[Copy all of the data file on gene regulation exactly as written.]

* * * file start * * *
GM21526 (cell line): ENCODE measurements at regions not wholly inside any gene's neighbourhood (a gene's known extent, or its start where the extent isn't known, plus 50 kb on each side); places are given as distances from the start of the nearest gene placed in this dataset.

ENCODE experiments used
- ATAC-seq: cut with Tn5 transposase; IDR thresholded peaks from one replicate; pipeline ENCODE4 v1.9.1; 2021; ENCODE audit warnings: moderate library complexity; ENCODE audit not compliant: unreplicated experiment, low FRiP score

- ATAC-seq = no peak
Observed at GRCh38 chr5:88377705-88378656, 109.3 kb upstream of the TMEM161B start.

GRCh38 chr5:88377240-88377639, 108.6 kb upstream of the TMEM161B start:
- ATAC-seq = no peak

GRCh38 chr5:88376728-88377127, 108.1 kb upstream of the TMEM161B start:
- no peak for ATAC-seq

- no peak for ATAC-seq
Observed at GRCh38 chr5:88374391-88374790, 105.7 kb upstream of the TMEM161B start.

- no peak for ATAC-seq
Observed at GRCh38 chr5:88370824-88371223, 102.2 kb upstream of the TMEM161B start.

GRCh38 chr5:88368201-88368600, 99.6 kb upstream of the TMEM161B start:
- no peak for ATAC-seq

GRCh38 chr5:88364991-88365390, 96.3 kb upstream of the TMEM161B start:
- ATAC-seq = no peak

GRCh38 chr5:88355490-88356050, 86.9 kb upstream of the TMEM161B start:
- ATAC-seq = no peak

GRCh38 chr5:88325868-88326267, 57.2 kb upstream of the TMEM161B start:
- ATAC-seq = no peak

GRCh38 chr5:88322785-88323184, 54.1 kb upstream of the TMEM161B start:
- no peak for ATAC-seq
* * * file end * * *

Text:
GM21526 (cell line): ENCODE measurements at regions not wholly inside any gene's neighbourhood (a gene's known extent, or its start where the extent isn't known, plus 50 kb on each side); places are given as distances from the start of the nearest gene placed in this dataset.

ENCODE experiments used
- ATAC-seq: cut with Tn5 transposase; IDR thresholded peaks from one replicate; pipeline ENCODE4 v1.9.1; 2021; ENCODE audit warnings: moderate library complexity; ENCODE audit not compliant: unreplicated experiment, low FRiP score

- ATAC-seq = no peak
Observed at GRCh38 chr5:88377705-88378656, 109.3 kb upstream of the TMEM161B start.

GRCh38 chr5:88377240-88377639, 108.6 kb upstream of the TMEM161B start:
- ATAC-seq = no peak

GRCh38 chr5:88376728-88377127, 108.1 kb upstream of the TMEM161B start:
- no peak for ATAC-seq

- no peak for ATAC-seq
Observed at GRCh38 chr5:88374391-88374790, 105.7 kb upstream of the TMEM161B start.

- no peak for ATAC-seq
Observed at GRCh38 chr5:88370824-88371223, 102.2 kb upstream of the TMEM161B start.

GRCh38 chr5:88368201-88368600, 99.6 kb upstream of the TMEM161B start:
- no peak for ATAC-seq

GRCh38 chr5:88364991-88365390, 96.3 kb upstream of the TMEM161B start:
- ATAC-seq = no peak

GRCh38 chr5:88355490-88356050, 86.9 kb upstream of the TMEM161B start:
- ATAC-seq = no peak

GRCh38 chr5:88325868-88326267, 57.2 kb upstream of the TMEM161B start:
- ATAC-seq = no peak

GRCh38 chr5:88322785-88323184, 54.1 kb upstream of the TMEM161B start:
- no peak for ATAC-seq